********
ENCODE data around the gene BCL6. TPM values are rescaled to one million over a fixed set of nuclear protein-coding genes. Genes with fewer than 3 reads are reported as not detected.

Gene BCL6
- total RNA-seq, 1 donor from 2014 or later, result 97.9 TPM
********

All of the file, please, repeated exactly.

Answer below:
ENCODE data around the gene BCL6. TPM values are rescaled to one million over a fixed set of nuclear protein-coding genes. Genes with fewer than 3 reads are reported as not detected.

Gene BCL6
- total RNA-seq, 1 donor from 2014 or later, result 97.9 TPM